I spent some time on and around the Rotterdam Noord train station. This is a small station that has two platforms (one for each direction) and a building attached to its southern side. The building was constructed in 1953 and housed a NS office as well as a passengers' waiting room on the top floor. At one time this was a more crucial point of transit, and international trains to Germany used to stop here. Only slower sprinter trains stop at this station now. The NS office also closed down in the early 2000s, and the building, no longer needed for its original purposes, had been converted into an art exhibition space. Usually it's pretty great for everyone if any old-timer finds new life in artistic expression, and especially if the artwork connects with a relevant piece of his/her history.
I don't know what art projects are currently going on in here though. The space has a website, it has a recording of some projects that took place before, but the site doesn't say anything about the now. The door seemed closed too but maybe I should've knocked.
Anyways I was here in the now, and I walked around the station in hope to notice some details. I can share a few with you.
These two things seen at Platform 1 are, then, prime examples of Thomassons. An elevated door on an outer wall that 1)doesn't open and 2)doesn't provide entrance/exit to anywhere, such a door is a classic Thomasson. Its kind had been spotted all over the world (1, 2, 3, 4). This specific door used to connect the waiting room to the platform, but the small bridge in between had since been demolished.
The outdated stamp machine, like its cousins in Central Station, is also a functionless urban object that's maintained in its original place, and therefore another Thomasson. The label, Buiten Dienst (out of service), is appropriate for both items in this situation.
I do find charm and comfort in many otherwise functionless things, but I don't have a great thesis that frames Thomassons in an anti-economic-efficiency meaning-structure. Also I don't know if Akasegawa would consider a comprehensive meaning-structure necessary, he was primarily interested in urban objects as they are. My best shot at this would be to imagine two hypothetical urban societies that mark the two ends of a spectrum, one super-sterile and completely without Thomassons, another super-chaotic and saturated with Thomassons. Neither scenario is entirely desirable, but if our society is placed in a middle of that spectrum, I'm pretty sure I prefer for it to move towards the latter. It would be a culturally richer society that has a physicality which spans across more time.
Walking to the end of Platform 1, there are some more leftovers that are less visible. Probably there are many more that I cannot see at all. These don't qualify as Thomassons because they're not maintained but rather are abandoned.
|greenery behind the end of platform 1 contains leftovers|
(Concrete stubs in the green. The first one is near the building. The last one has the NS name on it.)
Alternatively, I have also animated this artwork as a gif image, so it is now possible to view this animation without being on a train. There were 64 frames, each a different moment in the bird's flight. Note that I chose to perceive this work as one bird in flight through time presented in 64 moments, but it is also possible that these are 64 birds flying one after another, frozen in the same moment in time.Or it could be 32 birds frozen in 2 moments in time, or 2 birds in 32 moments or 8 birds in 8 moments etc. My intuitive perception is not more correct than any other possibilities.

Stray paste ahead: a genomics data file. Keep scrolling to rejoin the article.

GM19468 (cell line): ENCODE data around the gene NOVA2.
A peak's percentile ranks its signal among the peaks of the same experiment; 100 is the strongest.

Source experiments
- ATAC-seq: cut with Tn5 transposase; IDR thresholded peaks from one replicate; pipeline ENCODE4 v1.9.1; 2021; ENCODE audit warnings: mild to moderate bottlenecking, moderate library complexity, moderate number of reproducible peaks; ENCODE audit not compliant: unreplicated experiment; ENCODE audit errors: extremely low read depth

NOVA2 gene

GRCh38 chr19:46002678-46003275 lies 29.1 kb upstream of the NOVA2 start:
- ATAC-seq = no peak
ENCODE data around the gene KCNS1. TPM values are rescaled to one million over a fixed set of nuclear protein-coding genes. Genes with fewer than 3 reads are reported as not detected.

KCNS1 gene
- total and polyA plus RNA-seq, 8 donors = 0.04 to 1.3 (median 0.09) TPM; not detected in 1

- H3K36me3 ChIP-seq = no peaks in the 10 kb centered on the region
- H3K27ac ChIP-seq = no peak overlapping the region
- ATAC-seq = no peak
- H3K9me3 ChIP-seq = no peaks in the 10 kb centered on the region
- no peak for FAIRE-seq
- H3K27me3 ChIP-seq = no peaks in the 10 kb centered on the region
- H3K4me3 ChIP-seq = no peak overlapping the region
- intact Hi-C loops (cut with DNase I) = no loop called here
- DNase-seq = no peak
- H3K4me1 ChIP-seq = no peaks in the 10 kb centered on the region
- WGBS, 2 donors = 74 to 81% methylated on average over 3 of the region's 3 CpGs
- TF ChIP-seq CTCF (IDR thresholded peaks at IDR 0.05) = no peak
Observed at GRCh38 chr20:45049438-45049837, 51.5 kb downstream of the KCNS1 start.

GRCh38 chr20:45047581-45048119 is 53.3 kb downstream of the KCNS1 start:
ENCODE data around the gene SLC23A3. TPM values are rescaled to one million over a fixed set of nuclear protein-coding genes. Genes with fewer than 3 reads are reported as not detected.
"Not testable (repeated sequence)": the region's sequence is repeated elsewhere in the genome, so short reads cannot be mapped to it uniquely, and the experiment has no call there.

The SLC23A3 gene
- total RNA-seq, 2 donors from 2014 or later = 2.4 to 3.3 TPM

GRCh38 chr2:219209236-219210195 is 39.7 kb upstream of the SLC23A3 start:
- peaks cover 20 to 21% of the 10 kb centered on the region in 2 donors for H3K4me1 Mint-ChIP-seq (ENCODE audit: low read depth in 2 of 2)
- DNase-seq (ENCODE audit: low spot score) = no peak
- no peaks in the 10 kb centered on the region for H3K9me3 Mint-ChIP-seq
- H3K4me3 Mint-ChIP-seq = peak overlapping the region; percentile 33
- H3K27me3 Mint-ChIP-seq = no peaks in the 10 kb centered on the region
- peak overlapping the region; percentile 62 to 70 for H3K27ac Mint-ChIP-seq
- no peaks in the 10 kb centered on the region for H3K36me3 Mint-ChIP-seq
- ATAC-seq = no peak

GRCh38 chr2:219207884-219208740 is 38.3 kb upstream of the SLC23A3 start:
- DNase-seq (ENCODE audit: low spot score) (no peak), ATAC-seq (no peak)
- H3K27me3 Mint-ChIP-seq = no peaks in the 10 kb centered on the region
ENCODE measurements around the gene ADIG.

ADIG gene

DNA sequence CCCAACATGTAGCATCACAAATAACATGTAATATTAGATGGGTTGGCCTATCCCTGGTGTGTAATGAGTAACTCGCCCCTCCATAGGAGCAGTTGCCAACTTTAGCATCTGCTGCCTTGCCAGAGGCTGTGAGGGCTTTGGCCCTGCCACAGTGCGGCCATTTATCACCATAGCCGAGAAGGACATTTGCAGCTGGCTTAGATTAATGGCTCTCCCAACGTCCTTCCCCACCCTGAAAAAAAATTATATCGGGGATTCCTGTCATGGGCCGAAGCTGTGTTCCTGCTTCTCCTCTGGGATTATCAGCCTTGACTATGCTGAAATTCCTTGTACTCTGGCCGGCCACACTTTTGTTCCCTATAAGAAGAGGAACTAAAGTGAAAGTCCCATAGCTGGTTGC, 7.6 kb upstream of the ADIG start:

At several different points on Platform 2, I have noticed leaves from nearby trees that grew through the crevices between the metal sheets of the noise barriers and made their way in.
Some of them are painted black while others remain green. Presumably the black leaves were painted over when they did the paint job on these metal parts. My initial speculation was that these leaves must have grown out at different points in time, some before the paint job and some after, and if we look at the painting schedules in the last year we might speculate when did each of these strands of leaves breach the barrier.
On second thought, the more likely possibility is that they only did the paint job on specific sections of the barriers in order to cover up some graffiti. Therefore some areas were painted and some were not.
To determine how likely each of these possibilities are (they could be both true), I would have to know the (re)-painting schedule of this station and also the growth schedule of these trees (eg knowing if they shed off dead leaves every year and grow everything anew). The painting information I could not find anywhere. As for the trees, I looked up these trees on the Bomenspotter Rotterdam app, and their species is Platanus x hispanica (also know as London Plane). These are, indeed, deciduous plants that loose all their leaves annually in winter and grow new ones in spring. All these leaves must be new, so I guess, then, that the paint job was done pretty recently in the past 2-4 months or so. The leaves at these different spots on the platform are also roughly the same size, so they can't be too different in age. If we look into recent graffiti photos on the platform (like these) since the start of 2015 and identify which graffiti disappeared, we can probably figure out a timeline.
(and probably the first step in understanding any stretch of history is figuring out a timeline.)